- NXP LPC11U24 MCU
- Low power ARM® Cortex™-M0 Core
- 48MHz, 8KB RAM, 32KB FLASH
- USB Device, 2xSPI, I2C , UART, 6xADC, GPIO
- 40-pin DIP form-factor
- Supported with the mbed Online Compiler and mbed.org developer website
- Approx $45, including access to the tools
See the mbed NXP LPC11U24 handbook page to find out all the details.
USB Device Libraries
This mbed is great for prototyping USB devices. The LPC11U24 is a very low-cost chip, but you get built in USB device and a 32-bit ARM Cortex-M0 core, so it can be the basis for all sorts of designs.
We've already implemented libraries for the following USB interfaces that you can build on:
- /handbook/USBMouse - Emulate a USB Mouse with absolute or relative positioning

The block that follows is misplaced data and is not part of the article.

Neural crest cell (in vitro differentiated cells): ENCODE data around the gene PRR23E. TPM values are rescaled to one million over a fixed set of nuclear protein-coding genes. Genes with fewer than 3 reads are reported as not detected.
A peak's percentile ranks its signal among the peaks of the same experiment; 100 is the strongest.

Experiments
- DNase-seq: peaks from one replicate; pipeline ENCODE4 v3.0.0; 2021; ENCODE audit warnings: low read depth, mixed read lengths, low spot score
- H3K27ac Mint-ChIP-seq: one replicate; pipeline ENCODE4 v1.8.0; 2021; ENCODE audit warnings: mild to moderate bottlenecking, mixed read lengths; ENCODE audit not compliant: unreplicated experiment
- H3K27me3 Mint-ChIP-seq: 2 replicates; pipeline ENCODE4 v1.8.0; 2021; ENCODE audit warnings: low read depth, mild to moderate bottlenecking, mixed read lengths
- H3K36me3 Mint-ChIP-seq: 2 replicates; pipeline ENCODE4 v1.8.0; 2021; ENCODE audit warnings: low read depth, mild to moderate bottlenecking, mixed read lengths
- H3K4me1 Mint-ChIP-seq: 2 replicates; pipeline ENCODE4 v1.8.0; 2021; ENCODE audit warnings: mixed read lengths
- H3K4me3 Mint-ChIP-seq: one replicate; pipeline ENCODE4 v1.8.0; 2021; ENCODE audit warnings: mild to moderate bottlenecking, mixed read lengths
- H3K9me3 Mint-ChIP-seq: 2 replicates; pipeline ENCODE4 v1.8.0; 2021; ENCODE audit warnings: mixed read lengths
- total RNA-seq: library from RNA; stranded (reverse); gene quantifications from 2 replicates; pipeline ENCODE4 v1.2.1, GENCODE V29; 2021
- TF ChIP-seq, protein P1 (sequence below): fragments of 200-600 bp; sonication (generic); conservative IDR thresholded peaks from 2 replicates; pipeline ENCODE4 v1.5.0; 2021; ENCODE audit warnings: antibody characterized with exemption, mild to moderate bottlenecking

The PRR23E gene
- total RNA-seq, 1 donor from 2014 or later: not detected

- /handbook/USBKeyboard - Emulate a USB Keyboard, sending normal and media control keys
- /handbook/USBHID - Communicate over a raw USBHID interface, for driverless comms with a custom PC app
- /handbook/USBMIDI - Send and recieve MIDI messages to control and be controlled by PC music sequencers etc
- /handbook/USBSerial - Create a virtual serial port over the USB port. Great to easily communicate with a computer.
- /handbook/USBAudio - Create a USBAudio device able to receive audio stream from a computer over USB.
- /handbook/USBMSD - Generic class which implements the Mass Storage Device protocol in order to access all kinds of block storage chips
We've got Hello World examples showing how to use them, so you can just concentrate on writing your USB applications; here are a couple of examples:
|USB Keyboard||USB MIDI|